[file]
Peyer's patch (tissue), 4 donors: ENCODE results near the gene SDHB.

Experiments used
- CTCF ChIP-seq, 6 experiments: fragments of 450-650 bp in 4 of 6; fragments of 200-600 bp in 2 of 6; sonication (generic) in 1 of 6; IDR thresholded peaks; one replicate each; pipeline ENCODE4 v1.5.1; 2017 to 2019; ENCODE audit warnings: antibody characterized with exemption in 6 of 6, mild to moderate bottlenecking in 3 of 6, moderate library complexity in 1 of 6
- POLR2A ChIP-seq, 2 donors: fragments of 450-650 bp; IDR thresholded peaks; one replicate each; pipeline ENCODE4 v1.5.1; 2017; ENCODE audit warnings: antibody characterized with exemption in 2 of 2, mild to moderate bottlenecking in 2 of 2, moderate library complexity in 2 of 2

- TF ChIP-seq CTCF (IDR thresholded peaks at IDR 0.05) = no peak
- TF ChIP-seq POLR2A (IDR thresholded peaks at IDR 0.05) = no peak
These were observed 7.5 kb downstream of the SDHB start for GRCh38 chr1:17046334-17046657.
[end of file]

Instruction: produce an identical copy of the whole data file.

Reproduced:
Peyer's patch (tissue), 4 donors: ENCODE results near the gene SDHB.

Experiments used
- CTCF ChIP-seq, 6 experiments: fragments of 450-650 bp in 4 of 6; fragments of 200-600 bp in 2 of 6; sonication (generic) in 1 of 6; IDR thresholded peaks; one replicate each; pipeline ENCODE4 v1.5.1; 2017 to 2019; ENCODE audit warnings: antibody characterized with exemption in 6 of 6, mild to moderate bottlenecking in 3 of 6, moderate library complexity in 1 of 6
- POLR2A ChIP-seq, 2 donors: fragments of 450-650 bp; IDR thresholded peaks; one replicate each; pipeline ENCODE4 v1.5.1; 2017; ENCODE audit warnings: antibody characterized with exemption in 2 of 2, mild to moderate bottlenecking in 2 of 2, moderate library complexity in 2 of 2

- TF ChIP-seq CTCF (IDR thresholded peaks at IDR 0.05) = no peak
- TF ChIP-seq POLR2A (IDR thresholded peaks at IDR 0.05) = no peak
These were observed 7.5 kb downstream of the SDHB start for GRCh38 chr1:17046334-17046657.